Yesterday I had your dream – Part 1

“Yesterday I had your dream.”

It was our fifth resting place in less than an hour – the riverbanks of the Zayand e Rood. A few moments to linger among the plantings of shemshod and mulberry, and it would be time for us to move again.

We were in Esfahan, a city of pleasure gardens, wooden palaces painted with peacocks and nightingales and a river criss-crossed with softly lit bridges. It should have been a romantic place to see each other again, but in Iran, in this new city, we were growing accustomed to behaving like strangers. 

We sat facing the river and I counted the width of five handspans in the distance that separated us. I pulled my scarf forward to hide the blonde streaks of my hair and avoided using my hands – the giveaway of a European background – when I spoke, which I did while either looking across at the horizon or down at my feet. We directed the things we told each other to my black pointed ballerina flats or the shoelaces of his brown loafers, matching them as best as we could with disinterested expressions. I didn’t imagine we were really fooling anyone. On the cobbled pavements behind us a group of women in chador lay on scraps of carpet, shoeless but in black stockinged feet. They watched us disapprovingly, grumbling sour-faced commentary while fumbling with the yards of black cloth that they lowered and raised across their mouths.

It was a big deal for us to be here in Esfahan together and I knew it. His family had consented for him to follow me here because it had never occurred to them. When his father had loaned him fifty dollars and his mother had tucked a lunch of lavosh, cucumber, mint and cheese into his travel bag, they were thinking of him as my host and protector. They had enjoyed the sweet, temporary nest I had made for myself in their suburban Yazdi home and smiled at my quirky Western socialisation, that I was bold and animated where their daughter and nieces were reserved and shy; but they had never imagined the unthinkable.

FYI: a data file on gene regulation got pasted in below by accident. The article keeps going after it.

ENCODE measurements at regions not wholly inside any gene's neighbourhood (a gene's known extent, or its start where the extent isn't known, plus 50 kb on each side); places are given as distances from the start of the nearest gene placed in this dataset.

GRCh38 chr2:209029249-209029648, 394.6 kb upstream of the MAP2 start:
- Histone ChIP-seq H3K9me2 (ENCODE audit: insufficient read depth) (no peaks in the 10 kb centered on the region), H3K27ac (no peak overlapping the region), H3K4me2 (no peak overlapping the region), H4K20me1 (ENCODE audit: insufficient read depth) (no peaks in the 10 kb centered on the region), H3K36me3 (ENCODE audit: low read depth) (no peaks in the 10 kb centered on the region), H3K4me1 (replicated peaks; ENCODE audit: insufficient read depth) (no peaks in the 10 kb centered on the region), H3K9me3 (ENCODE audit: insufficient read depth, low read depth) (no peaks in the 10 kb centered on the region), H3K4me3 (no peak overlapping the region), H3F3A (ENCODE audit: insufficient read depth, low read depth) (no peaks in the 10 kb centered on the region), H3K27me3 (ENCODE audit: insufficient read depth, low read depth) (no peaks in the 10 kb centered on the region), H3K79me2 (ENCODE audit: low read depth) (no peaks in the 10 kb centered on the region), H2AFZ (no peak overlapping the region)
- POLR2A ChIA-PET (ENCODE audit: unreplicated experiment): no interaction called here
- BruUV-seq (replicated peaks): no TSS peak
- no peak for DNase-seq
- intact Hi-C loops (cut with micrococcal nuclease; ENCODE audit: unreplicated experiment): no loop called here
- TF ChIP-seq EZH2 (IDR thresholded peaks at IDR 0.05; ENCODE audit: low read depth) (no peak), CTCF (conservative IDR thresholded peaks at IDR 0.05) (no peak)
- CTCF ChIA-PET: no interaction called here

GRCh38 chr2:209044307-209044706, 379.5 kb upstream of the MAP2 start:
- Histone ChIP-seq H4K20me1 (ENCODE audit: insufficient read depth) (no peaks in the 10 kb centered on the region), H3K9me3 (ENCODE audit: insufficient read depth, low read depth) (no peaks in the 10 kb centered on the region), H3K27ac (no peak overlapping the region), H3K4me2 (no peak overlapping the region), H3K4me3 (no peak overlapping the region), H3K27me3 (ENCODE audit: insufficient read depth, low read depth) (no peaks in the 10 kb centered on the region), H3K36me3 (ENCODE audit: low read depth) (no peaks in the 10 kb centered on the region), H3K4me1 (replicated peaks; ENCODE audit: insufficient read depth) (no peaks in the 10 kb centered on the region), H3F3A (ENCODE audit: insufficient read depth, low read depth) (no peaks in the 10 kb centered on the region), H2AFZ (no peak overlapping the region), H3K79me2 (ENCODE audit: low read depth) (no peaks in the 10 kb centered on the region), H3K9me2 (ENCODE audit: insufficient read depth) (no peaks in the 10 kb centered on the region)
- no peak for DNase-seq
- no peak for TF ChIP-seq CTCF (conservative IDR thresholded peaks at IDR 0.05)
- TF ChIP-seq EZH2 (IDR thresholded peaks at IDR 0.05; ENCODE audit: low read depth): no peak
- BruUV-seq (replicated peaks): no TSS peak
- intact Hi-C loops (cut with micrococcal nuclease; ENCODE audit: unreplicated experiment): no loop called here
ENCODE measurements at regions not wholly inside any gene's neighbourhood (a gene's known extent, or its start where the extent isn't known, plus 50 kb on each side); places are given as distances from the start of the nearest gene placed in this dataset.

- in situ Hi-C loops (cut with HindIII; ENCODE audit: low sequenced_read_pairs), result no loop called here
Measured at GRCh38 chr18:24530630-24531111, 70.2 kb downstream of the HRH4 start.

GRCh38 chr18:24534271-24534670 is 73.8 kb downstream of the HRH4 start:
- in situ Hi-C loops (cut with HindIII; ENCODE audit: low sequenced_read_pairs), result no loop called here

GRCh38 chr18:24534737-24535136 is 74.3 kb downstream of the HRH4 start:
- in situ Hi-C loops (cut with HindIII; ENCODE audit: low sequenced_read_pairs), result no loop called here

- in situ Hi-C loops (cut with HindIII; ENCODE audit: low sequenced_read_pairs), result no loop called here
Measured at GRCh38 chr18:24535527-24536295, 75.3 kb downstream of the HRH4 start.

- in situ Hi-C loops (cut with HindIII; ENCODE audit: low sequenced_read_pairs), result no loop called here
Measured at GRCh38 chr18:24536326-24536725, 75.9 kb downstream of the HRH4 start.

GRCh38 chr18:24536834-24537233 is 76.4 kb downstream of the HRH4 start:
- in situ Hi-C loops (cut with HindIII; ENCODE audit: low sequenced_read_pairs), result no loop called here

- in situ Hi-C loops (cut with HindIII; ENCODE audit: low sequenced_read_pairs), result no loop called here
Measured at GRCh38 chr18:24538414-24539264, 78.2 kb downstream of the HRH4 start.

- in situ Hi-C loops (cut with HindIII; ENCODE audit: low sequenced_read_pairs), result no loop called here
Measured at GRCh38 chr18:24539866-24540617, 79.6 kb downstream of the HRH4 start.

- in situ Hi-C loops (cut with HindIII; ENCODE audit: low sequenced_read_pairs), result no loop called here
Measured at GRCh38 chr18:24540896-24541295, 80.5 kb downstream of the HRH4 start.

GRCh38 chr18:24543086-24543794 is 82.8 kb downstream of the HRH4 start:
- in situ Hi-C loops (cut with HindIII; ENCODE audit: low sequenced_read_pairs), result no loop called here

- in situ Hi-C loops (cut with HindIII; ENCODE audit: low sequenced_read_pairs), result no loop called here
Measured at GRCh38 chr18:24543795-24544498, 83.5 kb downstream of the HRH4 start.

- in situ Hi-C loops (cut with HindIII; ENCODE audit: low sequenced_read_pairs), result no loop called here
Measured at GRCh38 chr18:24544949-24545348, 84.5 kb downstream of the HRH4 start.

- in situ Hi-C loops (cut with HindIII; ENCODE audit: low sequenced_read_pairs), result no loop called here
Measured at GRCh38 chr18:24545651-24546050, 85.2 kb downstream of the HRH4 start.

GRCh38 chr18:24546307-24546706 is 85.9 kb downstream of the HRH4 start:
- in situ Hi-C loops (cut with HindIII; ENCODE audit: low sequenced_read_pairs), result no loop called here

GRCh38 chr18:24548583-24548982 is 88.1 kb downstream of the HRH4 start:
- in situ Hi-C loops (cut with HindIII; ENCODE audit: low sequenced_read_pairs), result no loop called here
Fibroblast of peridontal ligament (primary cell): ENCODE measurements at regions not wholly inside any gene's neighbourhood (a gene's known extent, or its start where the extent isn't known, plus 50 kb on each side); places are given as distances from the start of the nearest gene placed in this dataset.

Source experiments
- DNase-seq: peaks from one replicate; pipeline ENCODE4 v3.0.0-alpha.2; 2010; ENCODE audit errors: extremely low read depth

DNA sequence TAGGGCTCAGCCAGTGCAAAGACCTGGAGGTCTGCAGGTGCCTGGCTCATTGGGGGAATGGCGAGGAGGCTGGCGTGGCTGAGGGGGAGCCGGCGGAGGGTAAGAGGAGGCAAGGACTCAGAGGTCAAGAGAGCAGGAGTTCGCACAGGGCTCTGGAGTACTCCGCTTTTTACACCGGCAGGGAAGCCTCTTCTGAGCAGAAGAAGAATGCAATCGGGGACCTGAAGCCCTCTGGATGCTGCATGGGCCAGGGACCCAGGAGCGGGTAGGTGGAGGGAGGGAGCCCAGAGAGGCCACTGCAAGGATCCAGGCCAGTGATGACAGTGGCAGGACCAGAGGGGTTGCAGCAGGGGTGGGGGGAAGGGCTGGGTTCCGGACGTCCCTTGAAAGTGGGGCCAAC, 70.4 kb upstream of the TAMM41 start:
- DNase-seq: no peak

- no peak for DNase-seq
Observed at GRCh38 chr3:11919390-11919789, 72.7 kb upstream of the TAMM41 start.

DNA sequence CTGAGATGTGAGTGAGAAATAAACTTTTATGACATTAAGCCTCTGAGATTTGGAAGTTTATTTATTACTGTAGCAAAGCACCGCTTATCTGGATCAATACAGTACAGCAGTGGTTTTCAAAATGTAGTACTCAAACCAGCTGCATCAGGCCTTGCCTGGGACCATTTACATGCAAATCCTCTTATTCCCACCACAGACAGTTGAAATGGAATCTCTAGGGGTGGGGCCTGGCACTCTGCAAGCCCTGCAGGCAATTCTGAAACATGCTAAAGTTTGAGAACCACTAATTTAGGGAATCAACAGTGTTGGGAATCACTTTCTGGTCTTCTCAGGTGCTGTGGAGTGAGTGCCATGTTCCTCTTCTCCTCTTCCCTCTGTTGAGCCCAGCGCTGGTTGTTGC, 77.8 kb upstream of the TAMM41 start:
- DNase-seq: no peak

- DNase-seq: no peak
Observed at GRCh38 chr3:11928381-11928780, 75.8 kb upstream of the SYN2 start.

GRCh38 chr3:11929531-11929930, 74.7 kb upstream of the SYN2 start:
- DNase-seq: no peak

For a traditional, Yazdi family, a relationship was a mathematical formula: you put in the correct variables of age, beauty, morality and finances and the output was a successful, peaceful marriage. It couldn’t be therefore, that their Iranian son could feel desire for someone six years his senior, someone who didn’t come to him pure and untouched. I was an amusing visitor from another world and soon enough I should return to it, fading quietly into an anecdote brought up over tea or a postcard taped onto the fridge; a photograph kept in a shoebox. There was nothing to worry about, for Vahid could never love such a girl as me.

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